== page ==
How to bend notes on the diatonic harmonica: What is “Bending Energy”?

Warning: This blog post contains physics.

Here is an excellent demonstration of what happens when we bend notes. See what happens at the 3:00 minute mark.

When he finds the volume of the tube that is resonant to the frequency of the tuning fork, the sound increases. The frequency of the tuning fork stays constant though. Harmonica reeds are special because they can vibrate at different frequencies. We can make them vibrate faster or slower.

We apply “bending energy” by changing the size of the oral cavity just like professor Sumner Miller changed the size of the resonance chamber (cardboard tubes). Resonance is what applies kinetic energy to the reeds to make them vibrate at the desired frequency. If you want the reeds to vibrate slower, you open up your oral cavity to lower the resonance frequency. The reeds follow. It’s as simple as that.

Hopefully an understanding of what happens as you play a bent note can help you learn how to execute the technique.

Knowing the physics behind it allows you to free yourself from overthinking things. Don’t worry too much about tongue position, “U”-shape, “W”-shape, “G”-spot.... Just make an air pocket in your mouth and when you find the right size, the note will bend. Figure out what works for you to be able to re-create an air pocket of exactly the correct size every time you want to play that note.

It’s a little bit of a moving target when you consider that as you inhale, the tissues of your oral cavity will suck in and the air pocket will shrink. Conversely, the air pocket will grow when you blow bend because of the positive pressure. But with a little practice, your mouth will figure out how to keep the size of the air pocket constant despite these opposing forces.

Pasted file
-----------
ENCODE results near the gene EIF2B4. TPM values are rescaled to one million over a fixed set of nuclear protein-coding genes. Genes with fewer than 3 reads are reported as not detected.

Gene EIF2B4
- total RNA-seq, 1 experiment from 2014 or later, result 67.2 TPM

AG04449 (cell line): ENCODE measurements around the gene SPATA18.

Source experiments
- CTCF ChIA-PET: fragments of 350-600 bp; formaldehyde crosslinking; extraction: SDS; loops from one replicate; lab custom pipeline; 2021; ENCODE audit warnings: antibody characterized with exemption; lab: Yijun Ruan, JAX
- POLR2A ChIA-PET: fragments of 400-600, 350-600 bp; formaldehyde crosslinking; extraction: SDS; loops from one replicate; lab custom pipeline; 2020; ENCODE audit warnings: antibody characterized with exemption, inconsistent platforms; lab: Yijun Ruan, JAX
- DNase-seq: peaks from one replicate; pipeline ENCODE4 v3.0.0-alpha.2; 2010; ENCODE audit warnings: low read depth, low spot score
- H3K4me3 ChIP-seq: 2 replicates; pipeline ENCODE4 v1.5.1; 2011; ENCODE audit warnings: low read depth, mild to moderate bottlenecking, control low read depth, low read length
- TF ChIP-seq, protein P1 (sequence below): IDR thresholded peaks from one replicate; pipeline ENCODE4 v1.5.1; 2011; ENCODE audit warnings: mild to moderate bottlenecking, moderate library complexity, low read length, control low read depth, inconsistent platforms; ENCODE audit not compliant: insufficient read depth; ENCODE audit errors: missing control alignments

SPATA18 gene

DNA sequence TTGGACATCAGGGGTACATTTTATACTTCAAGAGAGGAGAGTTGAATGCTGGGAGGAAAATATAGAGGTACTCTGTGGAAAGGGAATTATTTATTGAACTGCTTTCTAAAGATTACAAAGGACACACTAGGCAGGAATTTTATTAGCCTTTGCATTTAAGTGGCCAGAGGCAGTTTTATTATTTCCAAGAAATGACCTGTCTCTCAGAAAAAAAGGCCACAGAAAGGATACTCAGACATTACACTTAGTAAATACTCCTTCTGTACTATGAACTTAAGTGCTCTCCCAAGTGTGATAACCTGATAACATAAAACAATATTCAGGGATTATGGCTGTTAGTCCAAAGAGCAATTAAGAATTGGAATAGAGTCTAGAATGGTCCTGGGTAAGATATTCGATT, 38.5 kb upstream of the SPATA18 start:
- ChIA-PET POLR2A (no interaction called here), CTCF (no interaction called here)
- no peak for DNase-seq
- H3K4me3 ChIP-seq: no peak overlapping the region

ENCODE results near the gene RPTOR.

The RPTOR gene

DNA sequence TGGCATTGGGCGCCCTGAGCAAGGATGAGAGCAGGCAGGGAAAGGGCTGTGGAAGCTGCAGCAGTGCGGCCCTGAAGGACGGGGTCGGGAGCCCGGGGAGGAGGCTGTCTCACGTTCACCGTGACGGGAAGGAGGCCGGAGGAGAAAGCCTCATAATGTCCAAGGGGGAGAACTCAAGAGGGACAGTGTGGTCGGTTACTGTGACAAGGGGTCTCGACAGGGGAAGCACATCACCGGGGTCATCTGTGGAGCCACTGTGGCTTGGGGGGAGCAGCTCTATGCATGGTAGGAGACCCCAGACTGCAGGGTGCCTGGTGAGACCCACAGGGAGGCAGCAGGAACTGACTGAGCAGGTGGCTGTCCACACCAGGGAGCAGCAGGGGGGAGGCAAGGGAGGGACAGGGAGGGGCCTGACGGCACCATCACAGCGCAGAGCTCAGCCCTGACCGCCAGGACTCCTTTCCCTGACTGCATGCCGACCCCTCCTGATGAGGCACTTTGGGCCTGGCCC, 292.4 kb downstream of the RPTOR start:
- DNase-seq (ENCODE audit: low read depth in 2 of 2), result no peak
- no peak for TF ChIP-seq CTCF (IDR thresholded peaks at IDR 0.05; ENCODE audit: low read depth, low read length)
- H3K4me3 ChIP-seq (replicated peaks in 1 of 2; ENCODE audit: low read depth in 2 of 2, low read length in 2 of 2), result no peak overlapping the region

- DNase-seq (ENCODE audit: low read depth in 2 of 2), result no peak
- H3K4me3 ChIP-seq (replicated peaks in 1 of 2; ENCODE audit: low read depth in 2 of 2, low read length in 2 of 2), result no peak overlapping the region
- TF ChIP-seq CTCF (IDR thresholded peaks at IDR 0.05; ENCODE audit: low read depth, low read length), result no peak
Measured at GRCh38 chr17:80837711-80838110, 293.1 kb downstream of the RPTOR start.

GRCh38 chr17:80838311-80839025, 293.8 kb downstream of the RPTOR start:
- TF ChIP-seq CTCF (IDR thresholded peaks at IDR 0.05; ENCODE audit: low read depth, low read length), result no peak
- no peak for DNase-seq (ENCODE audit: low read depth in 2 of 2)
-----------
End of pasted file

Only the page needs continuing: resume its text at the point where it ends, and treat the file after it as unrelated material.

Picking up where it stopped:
Your ears play a big role in this. But the interaction between your voice, your ears and the shape of your oral cavity is automatic (or “autonomic”) so no instructions are required - other than to mention to make sure you can hear yourself play!

Overbends are just like regular bends!

Overbends are a little more complicated because we need both reeds (blow and draw) in the system to respond to the same resonance in different ways. One reed needs to stop moving while the other one needs to vibrate at the correct pitch. The trick is to get the reed that is standing still to stay still even though we are applying airflow to the system.

Sometimes out-of-the-box harps are set up to allow this to happen. Sometimes, they are set up to inhibit this. It’s the luck of the draw. It’s a common misconception than you need to practice overbends for years before you can become good enough to play them. The truth is that overbends require breath control, resonance control and a harp that is set up to cooperate.

It’s likely that you can learn to use overbends musically in a matter of weeks with the proper harp and some dedicated practice. You don’t need to build muscle over several years like a bodybuilder. You simply need to learn fine motor control.

I really enjoy watching professor Sumner Miller. Here is another video from the good professor where he describes the phenomenon of beating. Again, watch starting at the 3:00 minute mark:

Hearing the beating is a very important part of how to tune a harmonica.